Appellant's next contention is that the trial court committed error in striking from the record all evidence tending to show that Nola McMinn was afflicted with syphilis and that appellant was not. It was the theory of the appellant that if he could show that shortly after the conception of the plaintiff, Nola McMinn was afflicted with syphilis and he was not, that this would tend to show that he was not the father of the plaintiff, and that Nola McMinn had had intercourse with someone else from whom she contracted the disease. The trial court permitted appellant to introduce, out of order, considerable evidence that he did not and never had had syphilis. Upon the privilege of doctor and patient being waived, the court permitted the doctor who had attended Nola McMinn during her pregnancy, and at the birth of plaintiff, to testify that during the pregnancy, because of the appearance of a rash which “looked like a very light sunburn”, he had given Nola McMinn four different blood tests to ascertain whether she had syphilis. Three of these tests were negative. One test—the so-called Craig test—resulted in a 1 plus positive reaction. All of the doctors were agreed that this was not satisfactory evidence of the presence of syphilis. Nevertheless, the attending physician gave his patient various salvarsan and bismuth injections, that being one of the treatments for syphilis. He testified that he did this purely as a precautionary measure to protect the unborn child; that the treatments were not “strictly necessary”; and that “at no time was I positive she had syphilis”.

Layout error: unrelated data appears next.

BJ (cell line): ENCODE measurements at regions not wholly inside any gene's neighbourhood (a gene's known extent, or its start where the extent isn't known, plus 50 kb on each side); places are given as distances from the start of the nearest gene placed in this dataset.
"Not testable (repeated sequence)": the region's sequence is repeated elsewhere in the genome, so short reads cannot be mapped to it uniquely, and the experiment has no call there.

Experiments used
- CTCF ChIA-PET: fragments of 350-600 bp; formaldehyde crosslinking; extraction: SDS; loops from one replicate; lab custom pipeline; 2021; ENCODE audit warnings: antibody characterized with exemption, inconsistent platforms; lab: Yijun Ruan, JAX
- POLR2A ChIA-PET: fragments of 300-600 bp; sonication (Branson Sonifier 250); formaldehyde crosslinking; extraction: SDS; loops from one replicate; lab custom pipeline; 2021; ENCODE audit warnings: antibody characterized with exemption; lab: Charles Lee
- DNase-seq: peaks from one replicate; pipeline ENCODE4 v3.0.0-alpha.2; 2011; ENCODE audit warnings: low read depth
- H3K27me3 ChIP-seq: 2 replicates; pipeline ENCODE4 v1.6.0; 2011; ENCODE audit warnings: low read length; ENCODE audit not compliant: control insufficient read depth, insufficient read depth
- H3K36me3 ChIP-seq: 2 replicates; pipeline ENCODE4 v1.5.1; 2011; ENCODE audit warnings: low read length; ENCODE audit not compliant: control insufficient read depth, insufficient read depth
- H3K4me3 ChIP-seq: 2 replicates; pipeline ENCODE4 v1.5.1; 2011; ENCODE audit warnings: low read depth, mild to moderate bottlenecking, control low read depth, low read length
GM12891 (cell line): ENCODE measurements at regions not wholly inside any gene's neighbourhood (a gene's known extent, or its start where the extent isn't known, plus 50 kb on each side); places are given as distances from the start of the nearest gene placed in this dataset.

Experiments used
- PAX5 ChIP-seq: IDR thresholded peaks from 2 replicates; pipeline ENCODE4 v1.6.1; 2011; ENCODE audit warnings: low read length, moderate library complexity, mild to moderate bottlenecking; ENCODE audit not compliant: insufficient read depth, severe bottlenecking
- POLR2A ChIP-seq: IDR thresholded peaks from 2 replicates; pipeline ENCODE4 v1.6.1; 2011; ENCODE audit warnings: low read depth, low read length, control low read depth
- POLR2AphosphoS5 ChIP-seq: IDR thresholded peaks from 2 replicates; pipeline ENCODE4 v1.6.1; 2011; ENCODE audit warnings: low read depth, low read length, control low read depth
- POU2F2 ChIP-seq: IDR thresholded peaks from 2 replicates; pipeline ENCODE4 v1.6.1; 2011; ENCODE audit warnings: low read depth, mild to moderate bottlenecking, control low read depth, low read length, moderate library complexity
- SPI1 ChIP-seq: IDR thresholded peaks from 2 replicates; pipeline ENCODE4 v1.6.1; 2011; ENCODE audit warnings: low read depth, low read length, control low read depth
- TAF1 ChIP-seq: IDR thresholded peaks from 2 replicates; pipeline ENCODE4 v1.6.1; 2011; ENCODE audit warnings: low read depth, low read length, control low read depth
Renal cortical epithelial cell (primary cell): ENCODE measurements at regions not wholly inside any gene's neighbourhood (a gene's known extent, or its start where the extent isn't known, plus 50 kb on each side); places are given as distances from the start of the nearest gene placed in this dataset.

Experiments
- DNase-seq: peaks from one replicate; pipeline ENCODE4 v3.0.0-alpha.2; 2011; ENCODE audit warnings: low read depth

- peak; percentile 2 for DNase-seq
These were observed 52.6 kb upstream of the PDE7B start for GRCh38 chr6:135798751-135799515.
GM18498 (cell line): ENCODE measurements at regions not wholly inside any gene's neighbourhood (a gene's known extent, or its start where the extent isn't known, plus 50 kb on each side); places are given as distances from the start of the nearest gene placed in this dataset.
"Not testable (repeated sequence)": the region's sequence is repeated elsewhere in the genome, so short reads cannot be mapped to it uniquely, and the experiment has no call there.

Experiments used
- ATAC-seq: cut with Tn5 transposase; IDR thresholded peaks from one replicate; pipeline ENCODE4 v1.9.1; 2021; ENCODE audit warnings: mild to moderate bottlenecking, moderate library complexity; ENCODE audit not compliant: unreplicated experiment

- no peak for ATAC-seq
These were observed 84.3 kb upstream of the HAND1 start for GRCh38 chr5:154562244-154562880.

The trial court, after the introduction of this evidence, upon motion of respondent, struck all the evidence relating to syphilis from the record. This was clearly correct. Appellant failed to introduce any evidence from which an inference could properly be drawn that Nola McMinn ever had syphilis. If the attending physician, called as a witness by appellant, and if the other medical witnesses called by him, could not testify that the disease was present, certainly the jury should not have been permitted to speculate upon the question. Appellant simply failed to produce sufficient proof on this issue to go to the jury. The motion to strike was proper.